Federal prisoners may bring suit against the United States under the Federal Tort Claims
Act (“FTCA”) for injuries they sustain while incarcerated. See Palay v. United States, 349 F.3d
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418, 425 (7th Cir. 2003). However, they must first present the claim to the federal agency
responsible for the injury. Id. Under the act,
An action shall not be instituted upon a claim against the United States for money
damages for injury or loss of property or personal injury or death caused by the
negligent or wrongful act or omission of any employee of the government while
acting within the scope of his office or employment, unless the claimant shall
have first presented the claim to the appropriate Federal agency and his claim
shall have been finally denied by the agency in writing and sent by certified or
registered mail. The failure of an agency to make final disposition of a claim
within six months after it is filed shall, at the option of the claimant any time
thereafter, be deemed a final denial of the claim for purposes of this section.
28 U.S.C. § 2675(a). Plaintiffs bringing claims under the FTCA generally show exhaustion by
filing with their complaint a copy of the “final denial of claim” letter indicating that agency
review has been completed and the individual may seek relief in court.
Plaintiff has not supplied the Court with a letter or any other documentation showing that
his administrative tort claim has been considered and denied by the Federal Bureau of Prisons.
Indeed, his statement that he should not be required to exhaust his administrative remedies (Doc.
1, p. 2) indicates that he has not complied with this requirement.
At this early juncture, the Court will give Plaintiff the benefit of the doubt on the
exhaustion matter. However, if further developments in the case show that Plaintiff has failed to
exhaust his FTCA claim through the administrative complaint process, this action will be subject
Counts 1, 2, and 3 – Federal Tort Claims
Cases brought under the FTCA are governed by the substantive law of the place where
the alleged acts or omissions constituting negligence or malpractice occurred. See 28 U.S.C.
§§ 1346(b), 2674; Richards v. United States, 369 U.S. 1, 10 (1962); Bowen v. United States, 570
F.2d 1311, 1315-16 (7th Cir. 1978). Therefore, Tennessee law applies to Plaintiff’s medical
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negligence/malpractice claim in Count 1, which arose from the acts and omissions of the medical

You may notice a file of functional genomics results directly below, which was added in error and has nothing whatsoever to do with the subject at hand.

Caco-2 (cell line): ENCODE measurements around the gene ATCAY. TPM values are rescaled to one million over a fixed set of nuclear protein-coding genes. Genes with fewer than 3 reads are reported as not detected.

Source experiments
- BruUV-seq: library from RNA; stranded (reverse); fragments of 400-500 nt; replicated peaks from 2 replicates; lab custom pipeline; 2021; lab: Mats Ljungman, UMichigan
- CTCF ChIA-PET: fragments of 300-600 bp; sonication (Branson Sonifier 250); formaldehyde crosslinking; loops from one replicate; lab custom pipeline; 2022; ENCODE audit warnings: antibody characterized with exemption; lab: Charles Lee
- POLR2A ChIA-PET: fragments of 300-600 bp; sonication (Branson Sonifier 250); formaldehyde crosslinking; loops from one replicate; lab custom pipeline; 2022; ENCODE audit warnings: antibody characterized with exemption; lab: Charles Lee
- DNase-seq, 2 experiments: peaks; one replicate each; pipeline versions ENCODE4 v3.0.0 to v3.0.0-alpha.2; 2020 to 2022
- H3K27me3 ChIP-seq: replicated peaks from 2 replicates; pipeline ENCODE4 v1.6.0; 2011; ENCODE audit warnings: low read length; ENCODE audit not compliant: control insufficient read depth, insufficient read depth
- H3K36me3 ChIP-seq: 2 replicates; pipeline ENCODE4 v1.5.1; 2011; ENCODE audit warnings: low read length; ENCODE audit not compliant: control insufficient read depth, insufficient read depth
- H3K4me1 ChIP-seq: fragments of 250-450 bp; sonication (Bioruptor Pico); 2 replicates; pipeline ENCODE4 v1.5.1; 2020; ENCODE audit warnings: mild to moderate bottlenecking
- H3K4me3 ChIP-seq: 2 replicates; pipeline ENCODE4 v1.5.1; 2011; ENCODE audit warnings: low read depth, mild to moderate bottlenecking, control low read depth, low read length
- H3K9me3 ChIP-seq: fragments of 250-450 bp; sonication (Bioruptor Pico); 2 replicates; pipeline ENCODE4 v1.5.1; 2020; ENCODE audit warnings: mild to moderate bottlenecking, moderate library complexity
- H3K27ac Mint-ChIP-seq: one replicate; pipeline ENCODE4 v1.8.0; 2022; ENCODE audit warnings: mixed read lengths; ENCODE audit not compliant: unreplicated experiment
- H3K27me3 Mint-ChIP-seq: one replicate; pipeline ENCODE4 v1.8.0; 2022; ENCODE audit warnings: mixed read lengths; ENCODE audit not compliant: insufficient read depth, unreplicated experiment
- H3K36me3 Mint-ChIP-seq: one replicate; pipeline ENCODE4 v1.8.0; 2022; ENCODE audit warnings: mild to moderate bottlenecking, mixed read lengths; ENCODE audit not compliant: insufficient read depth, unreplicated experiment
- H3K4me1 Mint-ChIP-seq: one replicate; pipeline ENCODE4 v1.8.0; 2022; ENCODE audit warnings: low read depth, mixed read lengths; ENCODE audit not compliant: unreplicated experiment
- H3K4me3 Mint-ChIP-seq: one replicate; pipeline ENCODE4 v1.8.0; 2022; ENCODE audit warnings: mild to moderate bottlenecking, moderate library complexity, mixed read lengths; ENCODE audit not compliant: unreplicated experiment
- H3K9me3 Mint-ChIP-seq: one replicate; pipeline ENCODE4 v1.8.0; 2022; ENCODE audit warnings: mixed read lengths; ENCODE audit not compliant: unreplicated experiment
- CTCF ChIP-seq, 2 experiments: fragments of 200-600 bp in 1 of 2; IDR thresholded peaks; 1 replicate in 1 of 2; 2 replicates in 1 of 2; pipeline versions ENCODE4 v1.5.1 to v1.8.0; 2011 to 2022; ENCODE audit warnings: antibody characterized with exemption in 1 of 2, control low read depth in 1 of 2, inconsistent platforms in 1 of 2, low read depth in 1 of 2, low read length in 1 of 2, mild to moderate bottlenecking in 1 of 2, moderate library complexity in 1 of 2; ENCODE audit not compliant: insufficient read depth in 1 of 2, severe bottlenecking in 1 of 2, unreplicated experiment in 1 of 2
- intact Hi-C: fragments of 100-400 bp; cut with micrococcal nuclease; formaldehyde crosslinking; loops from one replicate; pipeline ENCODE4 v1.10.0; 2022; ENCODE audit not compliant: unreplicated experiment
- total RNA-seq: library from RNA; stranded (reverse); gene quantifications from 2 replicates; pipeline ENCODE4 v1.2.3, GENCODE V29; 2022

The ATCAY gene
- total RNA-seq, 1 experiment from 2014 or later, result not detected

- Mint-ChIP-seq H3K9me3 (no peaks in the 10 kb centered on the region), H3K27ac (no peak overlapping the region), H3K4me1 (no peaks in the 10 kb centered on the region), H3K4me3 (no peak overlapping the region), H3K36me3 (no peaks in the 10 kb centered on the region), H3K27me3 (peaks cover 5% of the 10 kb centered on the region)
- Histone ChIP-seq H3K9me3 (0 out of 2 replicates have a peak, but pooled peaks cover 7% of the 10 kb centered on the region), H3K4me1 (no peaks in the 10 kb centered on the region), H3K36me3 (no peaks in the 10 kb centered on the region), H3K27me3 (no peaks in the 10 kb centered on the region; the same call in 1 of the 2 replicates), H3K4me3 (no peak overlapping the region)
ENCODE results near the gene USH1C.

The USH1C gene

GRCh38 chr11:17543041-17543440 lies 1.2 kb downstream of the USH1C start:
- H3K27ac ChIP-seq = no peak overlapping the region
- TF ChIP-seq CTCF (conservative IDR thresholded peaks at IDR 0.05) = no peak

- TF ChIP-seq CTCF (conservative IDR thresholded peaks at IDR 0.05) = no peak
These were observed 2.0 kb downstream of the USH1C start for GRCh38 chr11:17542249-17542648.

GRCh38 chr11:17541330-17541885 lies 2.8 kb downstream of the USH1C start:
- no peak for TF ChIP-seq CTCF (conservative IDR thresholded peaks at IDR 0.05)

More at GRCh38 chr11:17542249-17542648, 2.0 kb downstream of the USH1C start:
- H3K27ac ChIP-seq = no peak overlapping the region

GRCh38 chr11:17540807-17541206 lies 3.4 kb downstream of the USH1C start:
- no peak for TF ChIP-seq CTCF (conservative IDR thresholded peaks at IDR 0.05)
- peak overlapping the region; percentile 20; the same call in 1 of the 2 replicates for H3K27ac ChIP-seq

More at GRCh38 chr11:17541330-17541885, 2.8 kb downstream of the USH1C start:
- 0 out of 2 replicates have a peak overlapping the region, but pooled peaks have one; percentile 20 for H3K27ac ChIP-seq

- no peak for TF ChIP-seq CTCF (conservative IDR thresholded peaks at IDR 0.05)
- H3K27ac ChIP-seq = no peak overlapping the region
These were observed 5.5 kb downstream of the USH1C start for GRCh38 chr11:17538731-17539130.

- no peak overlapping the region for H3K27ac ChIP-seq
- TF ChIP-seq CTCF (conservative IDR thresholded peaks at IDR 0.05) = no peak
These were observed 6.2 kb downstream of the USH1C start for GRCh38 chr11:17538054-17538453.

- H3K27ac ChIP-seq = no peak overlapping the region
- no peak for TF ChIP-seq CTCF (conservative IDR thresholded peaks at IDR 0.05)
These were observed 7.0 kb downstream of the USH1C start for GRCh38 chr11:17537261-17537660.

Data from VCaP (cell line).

officials employed at FCI-Memphis between 2009 and 2013, when Plaintiff was transferred to
the Federal Medical Center. Kentucky law must be applied to the claims in Counts 2 and 3,
because those tort claims arose from treatment (or the lack thereof) rendered in that state in 2013.
Regardless of which state law applies to the claim, Plaintiff’s FTCA action was properly
brought in this District. 28 U.S.C. § 1402(b) provides that a civil action on a tort claim under
1346(b) “may be prosecuted only in the judicial district where the plaintiff resides or wherein the
act or omission complained of occurred.” The complaint demonstrates that Plaintiff is housed
within the Southern District of Illinois.
A. Count 1 – Tennessee FTCA Claim
Tennessee statute requires a plaintiff to file a “certificate of good faith” in all medical
malpractice cases requiring expert testimony. TENN. CODE ANN. § 29-26-122. In order for a
plaintiff to maintain an action seeking damages for health care related malpractice or negligence,
he or she must comply with the statute. Section 122(a) outlines the good faith certificate
(a) In any health care liability action in which expert testimony is required
by § 29-26-115, the plaintiff or plaintiff’s counsel shall file a certificate of good
faith with the complaint. If the certificate is not filed with the complaint, the
complaint shall be dismissed, as provided in subsection (c), absent a showing that
the failure was due to the failure of the provider to timely provide copies of the
claimant's records requested as provided in § 29-26-121 or demonstrated
extraordinary cause. The certificate of good faith shall state that:
(1) The plaintiff or plaintiff’s counsel has consulted with one (1) or more
experts who have provided a signed written statement confirming that upon
information and belief they:
(A) Are competent under § 29-26-115 to express an opinion or opinions in
the case; and
(B) Believe, based on the information available from the medical records
concerning the care and treatment of the plaintiff for the incident or incidents at
issue, that there is a good faith basis to maintain the action consistent with the
requirements of § 29-26-115.
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TENN. CODE ANN. § 29-26-122(a). If a plaintiff fails to comply with the obligation to file the